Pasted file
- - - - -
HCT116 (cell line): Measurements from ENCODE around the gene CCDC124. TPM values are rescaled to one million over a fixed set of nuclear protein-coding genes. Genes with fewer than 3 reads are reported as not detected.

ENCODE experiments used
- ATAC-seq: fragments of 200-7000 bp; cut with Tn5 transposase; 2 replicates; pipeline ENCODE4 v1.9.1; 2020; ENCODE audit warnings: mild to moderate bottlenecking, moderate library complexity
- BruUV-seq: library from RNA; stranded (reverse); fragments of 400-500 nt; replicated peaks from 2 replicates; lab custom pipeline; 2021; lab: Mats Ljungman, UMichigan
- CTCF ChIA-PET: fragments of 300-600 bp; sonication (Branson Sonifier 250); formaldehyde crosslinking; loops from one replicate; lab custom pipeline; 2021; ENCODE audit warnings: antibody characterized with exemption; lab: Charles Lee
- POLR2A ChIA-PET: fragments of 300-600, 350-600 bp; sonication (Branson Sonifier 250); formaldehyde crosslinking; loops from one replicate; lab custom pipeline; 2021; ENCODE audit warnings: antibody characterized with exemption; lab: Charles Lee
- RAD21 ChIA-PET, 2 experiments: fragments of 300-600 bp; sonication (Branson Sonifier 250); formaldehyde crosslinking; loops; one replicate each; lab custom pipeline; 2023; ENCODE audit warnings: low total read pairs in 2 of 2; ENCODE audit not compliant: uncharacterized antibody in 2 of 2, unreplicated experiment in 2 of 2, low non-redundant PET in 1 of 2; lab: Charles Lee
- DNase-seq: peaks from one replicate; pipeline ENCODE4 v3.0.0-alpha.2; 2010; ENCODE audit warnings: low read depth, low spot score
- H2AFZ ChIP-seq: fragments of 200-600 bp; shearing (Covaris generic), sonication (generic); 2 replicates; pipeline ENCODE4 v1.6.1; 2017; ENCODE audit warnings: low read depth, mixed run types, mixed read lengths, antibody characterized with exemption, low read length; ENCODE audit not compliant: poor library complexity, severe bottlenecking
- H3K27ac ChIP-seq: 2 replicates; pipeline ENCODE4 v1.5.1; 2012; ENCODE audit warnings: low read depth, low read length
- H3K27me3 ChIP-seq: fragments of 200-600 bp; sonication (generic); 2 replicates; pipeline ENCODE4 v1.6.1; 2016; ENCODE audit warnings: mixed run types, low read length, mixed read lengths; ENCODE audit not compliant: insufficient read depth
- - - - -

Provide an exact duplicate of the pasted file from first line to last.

HCT116 (cell line): Measurements from ENCODE around the gene CCDC124. TPM values are rescaled to one million over a fixed set of nuclear protein-coding genes. Genes with fewer than 3 reads are reported as not detected.

ENCODE experiments used
- ATAC-seq: fragments of 200-7000 bp; cut with Tn5 transposase; 2 replicates; pipeline ENCODE4 v1.9.1; 2020; ENCODE audit warnings: mild to moderate bottlenecking, moderate library complexity
- BruUV-seq: library from RNA; stranded (reverse); fragments of 400-500 nt; replicated peaks from 2 replicates; lab custom pipeline; 2021; lab: Mats Ljungman, UMichigan
- CTCF ChIA-PET: fragments of 300-600 bp; sonication (Branson Sonifier 250); formaldehyde crosslinking; loops from one replicate; lab custom pipeline; 2021; ENCODE audit warnings: antibody characterized with exemption; lab: Charles Lee
- POLR2A ChIA-PET: fragments of 300-600, 350-600 bp; sonication (Branson Sonifier 250); formaldehyde crosslinking; loops from one replicate; lab custom pipeline; 2021; ENCODE audit warnings: antibody characterized with exemption; lab: Charles Lee
- RAD21 ChIA-PET, 2 experiments: fragments of 300-600 bp; sonication (Branson Sonifier 250); formaldehyde crosslinking; loops; one replicate each; lab custom pipeline; 2023; ENCODE audit warnings: low total read pairs in 2 of 2; ENCODE audit not compliant: uncharacterized antibody in 2 of 2, unreplicated experiment in 2 of 2, low non-redundant PET in 1 of 2; lab: Charles Lee
- DNase-seq: peaks from one replicate; pipeline ENCODE4 v3.0.0-alpha.2; 2010; ENCODE audit warnings: low read depth, low spot score
- H2AFZ ChIP-seq: fragments of 200-600 bp; shearing (Covaris generic), sonication (generic); 2 replicates; pipeline ENCODE4 v1.6.1; 2017; ENCODE audit warnings: low read depth, mixed run types, mixed read lengths, antibody characterized with exemption, low read length; ENCODE audit not compliant: poor library complexity, severe bottlenecking
- H3K27ac ChIP-seq: 2 replicates; pipeline ENCODE4 v1.5.1; 2012; ENCODE audit warnings: low read depth, low read length
- H3K27me3 ChIP-seq: fragments of 200-600 bp; sonication (generic); 2 replicates; pipeline ENCODE4 v1.6.1; 2016; ENCODE audit warnings: mixed run types, low read length, mixed read lengths; ENCODE audit not compliant: insufficient read depth